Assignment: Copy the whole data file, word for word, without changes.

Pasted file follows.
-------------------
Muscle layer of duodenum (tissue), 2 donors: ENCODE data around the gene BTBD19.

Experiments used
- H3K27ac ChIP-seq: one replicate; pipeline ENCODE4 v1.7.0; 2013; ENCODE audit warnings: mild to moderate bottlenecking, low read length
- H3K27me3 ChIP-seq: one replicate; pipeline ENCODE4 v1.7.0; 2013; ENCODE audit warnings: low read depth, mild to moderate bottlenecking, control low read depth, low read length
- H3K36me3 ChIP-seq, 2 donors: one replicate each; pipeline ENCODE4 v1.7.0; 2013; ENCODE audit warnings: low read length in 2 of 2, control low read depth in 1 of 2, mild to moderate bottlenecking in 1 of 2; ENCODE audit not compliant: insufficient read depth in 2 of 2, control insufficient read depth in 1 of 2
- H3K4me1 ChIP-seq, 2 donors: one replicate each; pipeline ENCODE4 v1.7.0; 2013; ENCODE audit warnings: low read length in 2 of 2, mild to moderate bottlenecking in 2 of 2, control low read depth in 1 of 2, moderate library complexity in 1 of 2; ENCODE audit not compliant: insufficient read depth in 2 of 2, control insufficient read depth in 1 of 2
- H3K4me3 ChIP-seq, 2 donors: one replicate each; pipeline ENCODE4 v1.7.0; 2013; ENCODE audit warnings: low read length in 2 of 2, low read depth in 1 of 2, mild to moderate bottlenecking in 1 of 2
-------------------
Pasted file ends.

Muscle layer of duodenum (tissue), 2 donors: ENCODE data around the gene BTBD19.

Experiments used
- H3K27ac ChIP-seq: one replicate; pipeline ENCODE4 v1.7.0; 2013; ENCODE audit warnings: mild to moderate bottlenecking, low read length
- H3K27me3 ChIP-seq: one replicate; pipeline ENCODE4 v1.7.0; 2013; ENCODE audit warnings: low read depth, mild to moderate bottlenecking, control low read depth, low read length
- H3K36me3 ChIP-seq, 2 donors: one replicate each; pipeline ENCODE4 v1.7.0; 2013; ENCODE audit warnings: low read length in 2 of 2, control low read depth in 1 of 2, mild to moderate bottlenecking in 1 of 2; ENCODE audit not compliant: insufficient read depth in 2 of 2, control insufficient read depth in 1 of 2
- H3K4me1 ChIP-seq, 2 donors: one replicate each; pipeline ENCODE4 v1.7.0; 2013; ENCODE audit warnings: low read length in 2 of 2, mild to moderate bottlenecking in 2 of 2, control low read depth in 1 of 2, moderate library complexity in 1 of 2; ENCODE audit not compliant: insufficient read depth in 2 of 2, control insufficient read depth in 1 of 2
- H3K4me3 ChIP-seq, 2 donors: one replicate each; pipeline ENCODE4 v1.7.0; 2013; ENCODE audit warnings: low read length in 2 of 2, low read depth in 1 of 2, mild to moderate bottlenecking in 1 of 2